1:72 Vereinigte Flugtechnische Werke (VFW) 'The Jägermeister' (ex Heinkel He-100D); Reno Air Racer, Unlimited Class; summer 1969 (Whif/kit conversion)
Nothing you see here is real, even though the conversion or the presented background story might be based historical facts. BEWARE!
The aircraft that became known as ’The Jägermeister’ was an ambitious racing aircraft project from Germany, that took part in the US National Air Races at Reno during 1967-69.
The Jägermeister was built from a disassembled He 100D wreck which was found in 1962. It was found during constructions at the Heinkel plant at Bremen, buried in the ground, probably during the final days of WWII before Allied troops took over the site. The aircraft was in poor condition, but complete and still structurally intact.
The find was a minor sensation, since none of the few He 100 built were known to have survived the Second World War – but unfortunately no public funding for restoration could be achieved. In 1964 Heinkel finally sold the airframe to a private owner, the company Mast-Jägermeister SE and its respective owners, the Findel-Mast family. Mast was (and still is) famous for its herb flavored 70-proof (35%) liqueur Jägermeister, which was first brought to market in 1935.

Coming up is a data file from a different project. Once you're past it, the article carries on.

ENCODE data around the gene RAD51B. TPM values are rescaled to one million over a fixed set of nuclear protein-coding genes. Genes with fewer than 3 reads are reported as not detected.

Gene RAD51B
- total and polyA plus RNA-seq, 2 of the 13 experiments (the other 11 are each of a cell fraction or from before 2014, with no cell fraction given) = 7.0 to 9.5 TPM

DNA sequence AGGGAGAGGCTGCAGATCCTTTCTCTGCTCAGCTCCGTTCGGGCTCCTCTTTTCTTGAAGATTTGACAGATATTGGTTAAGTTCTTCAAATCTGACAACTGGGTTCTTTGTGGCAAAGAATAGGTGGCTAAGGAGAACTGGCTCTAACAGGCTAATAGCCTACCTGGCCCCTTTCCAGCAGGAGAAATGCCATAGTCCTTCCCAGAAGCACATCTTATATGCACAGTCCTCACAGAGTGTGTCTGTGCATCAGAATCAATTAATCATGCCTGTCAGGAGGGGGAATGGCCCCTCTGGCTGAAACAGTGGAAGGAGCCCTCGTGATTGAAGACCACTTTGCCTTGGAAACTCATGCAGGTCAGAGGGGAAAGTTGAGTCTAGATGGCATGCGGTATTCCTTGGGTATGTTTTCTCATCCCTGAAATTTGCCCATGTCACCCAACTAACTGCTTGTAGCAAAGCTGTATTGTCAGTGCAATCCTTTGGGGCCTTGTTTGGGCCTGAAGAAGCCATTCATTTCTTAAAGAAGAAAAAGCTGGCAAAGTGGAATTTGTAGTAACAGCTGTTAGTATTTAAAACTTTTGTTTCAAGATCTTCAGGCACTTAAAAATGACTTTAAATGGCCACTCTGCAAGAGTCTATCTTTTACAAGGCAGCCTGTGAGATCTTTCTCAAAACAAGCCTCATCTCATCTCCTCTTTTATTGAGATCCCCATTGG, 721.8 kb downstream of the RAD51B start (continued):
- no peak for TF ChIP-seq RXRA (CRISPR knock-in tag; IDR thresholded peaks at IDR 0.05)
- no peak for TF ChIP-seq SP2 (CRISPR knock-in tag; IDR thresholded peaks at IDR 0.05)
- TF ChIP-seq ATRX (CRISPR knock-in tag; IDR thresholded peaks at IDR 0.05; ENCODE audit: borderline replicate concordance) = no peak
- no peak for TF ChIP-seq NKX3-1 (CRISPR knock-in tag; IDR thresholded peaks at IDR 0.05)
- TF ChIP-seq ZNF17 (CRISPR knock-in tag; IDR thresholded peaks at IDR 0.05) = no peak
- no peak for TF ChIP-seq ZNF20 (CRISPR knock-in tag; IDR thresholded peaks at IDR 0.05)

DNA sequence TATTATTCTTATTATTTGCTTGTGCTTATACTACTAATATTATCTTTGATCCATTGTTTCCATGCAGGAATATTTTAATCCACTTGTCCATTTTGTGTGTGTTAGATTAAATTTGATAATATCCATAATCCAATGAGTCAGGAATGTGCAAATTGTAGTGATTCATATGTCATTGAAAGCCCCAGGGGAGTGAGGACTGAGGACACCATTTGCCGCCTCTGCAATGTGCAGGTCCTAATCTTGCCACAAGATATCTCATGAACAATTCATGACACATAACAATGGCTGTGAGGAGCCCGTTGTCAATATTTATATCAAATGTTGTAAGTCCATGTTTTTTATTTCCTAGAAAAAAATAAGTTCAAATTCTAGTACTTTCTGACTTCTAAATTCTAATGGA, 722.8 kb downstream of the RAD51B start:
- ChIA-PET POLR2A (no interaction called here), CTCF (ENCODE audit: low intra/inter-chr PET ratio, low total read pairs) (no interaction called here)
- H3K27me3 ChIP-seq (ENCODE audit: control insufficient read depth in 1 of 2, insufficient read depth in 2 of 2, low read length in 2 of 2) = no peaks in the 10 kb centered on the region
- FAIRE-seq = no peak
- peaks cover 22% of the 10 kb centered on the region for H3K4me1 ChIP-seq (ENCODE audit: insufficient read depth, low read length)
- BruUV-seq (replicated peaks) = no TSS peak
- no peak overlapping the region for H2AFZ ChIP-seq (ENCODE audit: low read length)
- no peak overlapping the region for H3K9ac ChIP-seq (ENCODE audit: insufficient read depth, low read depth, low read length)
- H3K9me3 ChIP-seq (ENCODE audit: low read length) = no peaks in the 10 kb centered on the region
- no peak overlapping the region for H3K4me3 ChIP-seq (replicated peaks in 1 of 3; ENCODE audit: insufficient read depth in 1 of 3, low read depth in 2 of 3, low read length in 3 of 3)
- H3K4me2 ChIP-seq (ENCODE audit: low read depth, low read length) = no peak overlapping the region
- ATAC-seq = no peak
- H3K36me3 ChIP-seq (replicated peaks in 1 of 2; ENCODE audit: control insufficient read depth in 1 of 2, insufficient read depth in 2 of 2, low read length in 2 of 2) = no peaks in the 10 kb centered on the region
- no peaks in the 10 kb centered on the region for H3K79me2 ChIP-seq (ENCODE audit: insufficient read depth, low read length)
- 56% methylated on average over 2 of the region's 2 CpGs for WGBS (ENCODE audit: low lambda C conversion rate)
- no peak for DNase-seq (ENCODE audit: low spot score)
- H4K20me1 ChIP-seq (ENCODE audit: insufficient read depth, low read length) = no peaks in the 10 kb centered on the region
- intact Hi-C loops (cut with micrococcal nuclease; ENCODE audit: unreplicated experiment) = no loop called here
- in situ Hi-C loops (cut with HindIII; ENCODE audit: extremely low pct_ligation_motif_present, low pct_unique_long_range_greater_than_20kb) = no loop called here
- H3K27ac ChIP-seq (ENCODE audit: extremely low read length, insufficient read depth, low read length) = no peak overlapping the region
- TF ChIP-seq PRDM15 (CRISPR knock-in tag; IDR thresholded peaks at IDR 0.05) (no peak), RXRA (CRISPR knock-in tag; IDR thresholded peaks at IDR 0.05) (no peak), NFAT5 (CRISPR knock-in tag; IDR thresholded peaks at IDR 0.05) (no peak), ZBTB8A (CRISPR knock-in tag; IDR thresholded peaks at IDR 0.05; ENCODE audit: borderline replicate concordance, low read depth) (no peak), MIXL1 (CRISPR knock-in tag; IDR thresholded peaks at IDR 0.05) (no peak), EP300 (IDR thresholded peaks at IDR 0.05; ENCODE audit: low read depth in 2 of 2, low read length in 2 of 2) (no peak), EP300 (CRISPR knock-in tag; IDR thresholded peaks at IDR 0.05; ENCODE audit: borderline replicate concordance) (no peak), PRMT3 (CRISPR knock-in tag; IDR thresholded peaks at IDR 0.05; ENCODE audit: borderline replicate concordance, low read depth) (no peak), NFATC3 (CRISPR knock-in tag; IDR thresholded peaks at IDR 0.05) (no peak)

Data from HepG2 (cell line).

The Wolfenbüttel-based company had been sponsoring car racing, and as an innovative PR measure it was decided to re-build the He 100D and attack the absolute air speed record!
What sounded like megalomania had a sound basis: The Heinkel He 100 was a German pre-World War II fighter aircraft design from Heinkel which proved to be one of the fastest fighter aircraft in the world at the time of its development. But the design was not ordered into series production, less than 20 prototypes and pre-production machines were built.
Re-building the aircraft proved to be difficult, though: Because there were no complete surviving examples, and since many factory documents - including all blueprints for the He 100 - were destroyed during a bombing raid, there was limited specific information about the aircraft’s design and its unique systems. The most significant feature of the original He 100 design (which was missing in the later D variant, though) was an evaporative cooling system. This installation under the wing surfaces and without a draggy radiator bath for the liquid-cooled Daimler Benz engine allowed a very clean airframe and high aerodynamic efficiency. For the re-built aircraft, this revolutionary system was to be re-constructed, as well as an original Daimler Benz DB 601 engine, tuned for high performance. The latter was expected to yield around 2.000hp instead of the original, pre-war 1.200hp, even though for just short periods.
Despite these challenges the project was tackled and the aircraft re-built as a civil high speed race plane. This reconstruction was done at Vereinigte Flugtechnische Werke in Hamburg, an association of many former German aircraft manufacturers, including Heinkel.
The resurrected He 100D was christened ‘Jägermeister’ and made its maiden flight in August 1966, bearing the civil registration ‘D-WILD’. But by then the idea of attacking the air world speed record had been dropped – despite the theoretical potential of the aircraft to break the 800 km/h (500 mph) barrier. Funds for the project from the Mast family were reduced, and eventually the finished aircraft was sold to the United States. The aircraft kept its all-orange livery, though, as Mast-Jägermeister SE was still a sponsor and hoped for PR in the USA as a potential new market.